Once vouching has been exchanged, it is then up to either party to request that the matter goes to Case Progression (Case Progression is where the Parties Solicitors meet with the County Registrar to advise her of the progress of the case and if anything further is required to progress the case prior to the case going to Hearing) or if both parties are in agreement you can bypass Case Progression and seek a Hearing date.  Other applications depending on the circumstances of each case may be necessary for example – applications regarding financial Discovery may have to be made where one parties financial story is not clear.  All of these applications add to the expense and to the length of time a case will take to progress.

A Hearing date will be facilitated in accordance with the court’s availability. Once you have a Hearing date it is advisable to arrive at the court early in order to get a consultation room.  However, in Covid-19 times this practice may be changed. 


At any time after the exchange of vouched Affidavit of Means a settlement meeting can be set up in order to reach an amicable agreement.  A settlement has the advantage of not only being more cost effective but also a process which you have control over.  We cannot meet for settlement discussions until after Affidavits of Means have been exchanged and fully vouched. 


When your case has been listed for hearing we will write to you and let you know.  We always encourage clients to get to the court early (8am Pre Covid-19) and get one of the eight coveted consultation rooms so you can consult with your solicitor and barrister in private.(these are not operating since Covid-19)  Otherwise we will meet you in the foyer of Phoenix House Family Law Courthouse.  You should either get there by public transport (right across from the Smithfield Luas stop) or park your car in a multi-story carpark – this is not the day to be worrying about feeding a meter.  The day starts with a call over of all the cases the judge has to deal with that day.  His/her list will have a mix of applications concerning access/maintenance/pensions etc and then there will be two or three matters listed for hearing.  Your case will take priority depending on where it is listed, however if this is the first time for hearing then it is unlikely to be first on the list.  In any event and no matter where your case is on the list, we as your legal team together with your experienced barrister will try and resolve matters for you that day.  So we will meet with your spouse’s legal representative and see what matters can be resolved without going into court. You will not need to meet/see with your spouse unless and until your case goes into court.  If we can agree matters, the terms of the agreement will be reduced to writing and then signed by you both and we will ask the judge to rule the terms.  The person applying for the separation/divorce will have to give evidence under oath (either swear on the bible or affirm) the following:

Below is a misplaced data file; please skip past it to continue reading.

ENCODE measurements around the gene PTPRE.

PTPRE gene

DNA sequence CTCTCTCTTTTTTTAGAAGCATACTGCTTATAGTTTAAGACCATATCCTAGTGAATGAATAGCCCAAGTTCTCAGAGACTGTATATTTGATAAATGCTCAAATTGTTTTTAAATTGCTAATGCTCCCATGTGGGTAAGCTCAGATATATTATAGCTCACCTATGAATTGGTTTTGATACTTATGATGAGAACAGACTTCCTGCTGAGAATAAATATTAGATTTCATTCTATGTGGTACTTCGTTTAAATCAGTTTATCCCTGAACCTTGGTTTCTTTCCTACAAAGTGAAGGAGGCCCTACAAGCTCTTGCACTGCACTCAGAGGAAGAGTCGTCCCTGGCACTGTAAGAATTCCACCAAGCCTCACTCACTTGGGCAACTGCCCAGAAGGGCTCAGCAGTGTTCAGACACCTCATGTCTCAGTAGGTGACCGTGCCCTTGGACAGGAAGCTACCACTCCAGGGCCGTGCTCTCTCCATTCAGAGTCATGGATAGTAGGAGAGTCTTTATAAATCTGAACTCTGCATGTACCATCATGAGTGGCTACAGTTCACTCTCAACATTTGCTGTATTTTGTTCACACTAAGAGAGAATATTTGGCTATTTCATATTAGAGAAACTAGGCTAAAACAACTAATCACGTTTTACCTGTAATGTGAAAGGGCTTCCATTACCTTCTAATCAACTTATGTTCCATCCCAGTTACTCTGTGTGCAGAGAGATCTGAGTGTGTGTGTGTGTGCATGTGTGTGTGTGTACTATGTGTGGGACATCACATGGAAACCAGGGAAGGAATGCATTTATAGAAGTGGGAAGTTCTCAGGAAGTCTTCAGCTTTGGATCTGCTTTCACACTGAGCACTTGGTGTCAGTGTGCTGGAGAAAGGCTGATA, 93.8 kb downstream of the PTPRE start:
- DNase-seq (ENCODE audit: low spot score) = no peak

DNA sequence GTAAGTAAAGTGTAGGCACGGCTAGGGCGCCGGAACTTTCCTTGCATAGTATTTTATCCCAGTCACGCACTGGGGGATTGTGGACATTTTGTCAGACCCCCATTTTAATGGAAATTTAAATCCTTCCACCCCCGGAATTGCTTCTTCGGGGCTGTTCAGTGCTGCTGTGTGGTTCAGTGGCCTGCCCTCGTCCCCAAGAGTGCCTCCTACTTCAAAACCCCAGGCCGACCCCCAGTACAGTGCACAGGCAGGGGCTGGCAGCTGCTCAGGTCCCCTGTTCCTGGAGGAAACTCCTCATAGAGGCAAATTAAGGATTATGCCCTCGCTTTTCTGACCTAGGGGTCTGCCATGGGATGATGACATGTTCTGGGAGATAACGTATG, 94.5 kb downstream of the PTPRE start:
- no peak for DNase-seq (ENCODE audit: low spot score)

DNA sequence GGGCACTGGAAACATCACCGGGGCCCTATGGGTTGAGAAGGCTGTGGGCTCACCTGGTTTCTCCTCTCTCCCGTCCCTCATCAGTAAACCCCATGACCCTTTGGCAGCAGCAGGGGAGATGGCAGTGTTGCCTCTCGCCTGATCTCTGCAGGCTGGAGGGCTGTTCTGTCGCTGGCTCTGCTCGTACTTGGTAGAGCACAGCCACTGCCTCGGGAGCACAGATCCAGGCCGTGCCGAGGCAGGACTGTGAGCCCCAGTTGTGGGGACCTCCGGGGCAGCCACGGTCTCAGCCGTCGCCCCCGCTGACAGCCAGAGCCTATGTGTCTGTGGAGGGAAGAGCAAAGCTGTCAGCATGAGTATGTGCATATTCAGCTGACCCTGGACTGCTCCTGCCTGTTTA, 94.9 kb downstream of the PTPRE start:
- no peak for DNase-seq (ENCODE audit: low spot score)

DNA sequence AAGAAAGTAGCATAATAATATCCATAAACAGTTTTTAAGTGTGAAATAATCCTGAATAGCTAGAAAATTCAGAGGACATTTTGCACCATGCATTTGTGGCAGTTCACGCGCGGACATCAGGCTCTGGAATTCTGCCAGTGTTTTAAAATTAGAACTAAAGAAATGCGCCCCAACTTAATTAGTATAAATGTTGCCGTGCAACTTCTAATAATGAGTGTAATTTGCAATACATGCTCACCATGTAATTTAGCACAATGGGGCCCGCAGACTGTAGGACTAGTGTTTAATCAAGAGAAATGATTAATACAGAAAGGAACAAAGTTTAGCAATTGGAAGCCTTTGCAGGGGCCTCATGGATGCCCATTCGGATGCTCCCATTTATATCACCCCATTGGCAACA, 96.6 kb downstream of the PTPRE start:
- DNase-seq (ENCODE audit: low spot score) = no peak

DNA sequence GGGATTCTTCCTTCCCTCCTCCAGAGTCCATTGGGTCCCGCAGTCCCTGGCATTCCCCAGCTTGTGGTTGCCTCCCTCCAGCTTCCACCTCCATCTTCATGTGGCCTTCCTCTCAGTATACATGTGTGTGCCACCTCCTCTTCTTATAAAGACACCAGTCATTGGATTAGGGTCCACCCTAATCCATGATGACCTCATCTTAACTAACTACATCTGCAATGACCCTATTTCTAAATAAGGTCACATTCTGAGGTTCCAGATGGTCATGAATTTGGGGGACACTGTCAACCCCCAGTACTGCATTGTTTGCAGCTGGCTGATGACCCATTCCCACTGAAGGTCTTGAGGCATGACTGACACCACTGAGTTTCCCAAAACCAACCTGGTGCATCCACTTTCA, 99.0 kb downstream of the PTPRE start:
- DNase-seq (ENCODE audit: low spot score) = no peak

• Confirm the date of marriage
  • Confirm the marriage certificate (which will be lodged in court in advance)
  • Confirm date of separation
  • Confirm that you are happy with the terms (which will be outlined by your barrister)
  • Confirm that there is no prospect of reconciliation

The judge always has the discretion to adjust the terms in some way but this rarely happens in practice.

If of course matters cannot be resolved then we will go into court where brief details are outlined to the Judge and we will take the judge through exactly what the issues are between the parties.  The judge will hear testimony from both parties under oath (either swear on the bible or affirm).  The judge will then issue their decision.

The only other people permitted in the courtroom are you and your spouse, your legal teams, the judge and the clerk.

You are not allowed bring other parties to court with you as it breaches the in camera rule (privacy). 

What to expect from Maurice Leahy Wade representing me

The breakdown of a relationship is a difficult one and we are only too aware can cause difficulties for everyone involved.  That is why at Maurice Leahy Wade & Co we do not seek to make this any worse than it already is.  It is not our job to judge or to become emotionally involved but to guide and hand hold our clients through the legal process as cost effectively as possible.  We are not interested in drawing this out to a lengthy process and we always encourage settlement where possible.  We always advise our clients to be careful where they get their information from as lots of people have a view of what is right and what other people got out of their settlement but in truth this is rarely the case as every case is different and everyone’s circumstances are different.  That is why we encourage our clients to seek help from professionals who are accountable for their advice while asking friends and family for emotional support only.